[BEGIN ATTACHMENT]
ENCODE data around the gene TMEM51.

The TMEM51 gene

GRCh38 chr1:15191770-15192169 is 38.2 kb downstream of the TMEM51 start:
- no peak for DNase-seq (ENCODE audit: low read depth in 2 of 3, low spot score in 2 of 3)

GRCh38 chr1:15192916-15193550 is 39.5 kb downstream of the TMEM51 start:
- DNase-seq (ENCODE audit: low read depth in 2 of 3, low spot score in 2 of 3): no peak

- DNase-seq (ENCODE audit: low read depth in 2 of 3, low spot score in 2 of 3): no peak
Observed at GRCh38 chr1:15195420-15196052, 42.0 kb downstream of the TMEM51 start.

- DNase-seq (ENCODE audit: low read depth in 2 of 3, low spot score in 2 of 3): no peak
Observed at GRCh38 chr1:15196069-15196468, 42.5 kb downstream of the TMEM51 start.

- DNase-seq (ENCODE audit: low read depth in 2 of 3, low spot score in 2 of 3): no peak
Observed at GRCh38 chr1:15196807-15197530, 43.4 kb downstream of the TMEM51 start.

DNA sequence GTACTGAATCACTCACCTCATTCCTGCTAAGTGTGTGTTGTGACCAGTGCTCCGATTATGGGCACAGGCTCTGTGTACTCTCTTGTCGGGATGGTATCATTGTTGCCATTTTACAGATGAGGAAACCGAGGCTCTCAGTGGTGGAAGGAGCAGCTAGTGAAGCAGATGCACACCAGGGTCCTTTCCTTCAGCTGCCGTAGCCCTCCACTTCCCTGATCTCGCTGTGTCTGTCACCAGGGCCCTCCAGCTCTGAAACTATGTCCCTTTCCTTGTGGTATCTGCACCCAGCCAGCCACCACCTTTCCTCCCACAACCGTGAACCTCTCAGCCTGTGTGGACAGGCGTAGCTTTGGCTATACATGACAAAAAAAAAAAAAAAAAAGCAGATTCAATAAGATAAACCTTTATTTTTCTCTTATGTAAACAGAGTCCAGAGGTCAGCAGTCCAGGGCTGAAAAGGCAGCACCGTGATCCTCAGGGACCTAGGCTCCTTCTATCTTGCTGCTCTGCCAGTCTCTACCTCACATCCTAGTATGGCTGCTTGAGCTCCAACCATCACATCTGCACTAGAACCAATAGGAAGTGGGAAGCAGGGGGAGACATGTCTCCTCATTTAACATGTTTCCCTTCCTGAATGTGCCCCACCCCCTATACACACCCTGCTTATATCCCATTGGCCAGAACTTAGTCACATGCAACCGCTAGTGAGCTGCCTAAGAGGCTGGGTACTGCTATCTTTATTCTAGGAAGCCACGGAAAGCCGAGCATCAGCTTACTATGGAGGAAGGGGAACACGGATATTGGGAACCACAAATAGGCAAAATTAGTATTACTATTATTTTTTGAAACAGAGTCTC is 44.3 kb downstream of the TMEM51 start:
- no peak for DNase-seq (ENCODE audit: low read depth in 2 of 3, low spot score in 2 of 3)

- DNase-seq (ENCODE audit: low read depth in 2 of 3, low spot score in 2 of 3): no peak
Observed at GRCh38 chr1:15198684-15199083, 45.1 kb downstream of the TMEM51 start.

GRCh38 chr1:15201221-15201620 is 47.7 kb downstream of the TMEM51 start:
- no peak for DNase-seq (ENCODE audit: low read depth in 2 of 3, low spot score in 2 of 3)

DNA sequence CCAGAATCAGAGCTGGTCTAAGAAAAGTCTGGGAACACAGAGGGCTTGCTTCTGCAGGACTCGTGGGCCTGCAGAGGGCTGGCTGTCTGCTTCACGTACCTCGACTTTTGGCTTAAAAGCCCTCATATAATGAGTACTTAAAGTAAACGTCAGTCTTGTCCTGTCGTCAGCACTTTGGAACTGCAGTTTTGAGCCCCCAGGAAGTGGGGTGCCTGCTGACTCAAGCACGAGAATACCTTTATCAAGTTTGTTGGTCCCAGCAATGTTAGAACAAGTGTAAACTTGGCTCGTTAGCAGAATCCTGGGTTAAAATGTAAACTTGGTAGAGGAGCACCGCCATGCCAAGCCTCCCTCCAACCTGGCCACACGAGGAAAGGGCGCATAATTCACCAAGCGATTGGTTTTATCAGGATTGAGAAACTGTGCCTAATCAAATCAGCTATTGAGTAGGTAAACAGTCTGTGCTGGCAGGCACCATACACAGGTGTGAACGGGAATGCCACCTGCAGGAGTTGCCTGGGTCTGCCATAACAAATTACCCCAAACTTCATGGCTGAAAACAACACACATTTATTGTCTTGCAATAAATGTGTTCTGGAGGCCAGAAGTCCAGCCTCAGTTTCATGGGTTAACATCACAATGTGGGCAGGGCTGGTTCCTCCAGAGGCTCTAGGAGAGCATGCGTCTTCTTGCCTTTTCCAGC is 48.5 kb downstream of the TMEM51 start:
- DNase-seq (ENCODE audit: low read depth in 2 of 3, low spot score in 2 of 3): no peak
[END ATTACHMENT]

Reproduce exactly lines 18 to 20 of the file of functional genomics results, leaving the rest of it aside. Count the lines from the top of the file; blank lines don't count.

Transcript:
- no peak for DNase-seq (ENCODE audit: low read depth in 2 of 3, low spot score in 2 of 3)

DNA sequence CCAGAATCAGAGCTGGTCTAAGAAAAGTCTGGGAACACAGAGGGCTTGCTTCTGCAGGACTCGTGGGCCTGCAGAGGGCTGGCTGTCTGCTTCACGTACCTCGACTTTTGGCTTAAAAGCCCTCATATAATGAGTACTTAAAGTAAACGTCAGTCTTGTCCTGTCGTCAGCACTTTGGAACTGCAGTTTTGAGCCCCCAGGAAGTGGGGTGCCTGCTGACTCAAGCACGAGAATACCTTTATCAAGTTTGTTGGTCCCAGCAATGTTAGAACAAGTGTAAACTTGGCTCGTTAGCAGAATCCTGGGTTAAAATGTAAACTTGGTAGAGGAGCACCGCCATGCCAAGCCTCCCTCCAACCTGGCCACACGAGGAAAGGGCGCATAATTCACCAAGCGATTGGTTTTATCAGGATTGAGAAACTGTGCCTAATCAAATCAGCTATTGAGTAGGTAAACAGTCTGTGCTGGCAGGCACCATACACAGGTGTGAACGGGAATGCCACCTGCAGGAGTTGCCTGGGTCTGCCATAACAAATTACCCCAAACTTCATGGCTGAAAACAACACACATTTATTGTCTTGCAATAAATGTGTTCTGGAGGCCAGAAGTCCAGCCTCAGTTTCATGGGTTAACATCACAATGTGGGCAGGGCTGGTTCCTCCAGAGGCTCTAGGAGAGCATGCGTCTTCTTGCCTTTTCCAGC is 48.5 kb downstream of the TMEM51 start:
- DNase-seq (ENCODE audit: low read depth in 2 of 3, low spot score in 2 of 3): no peak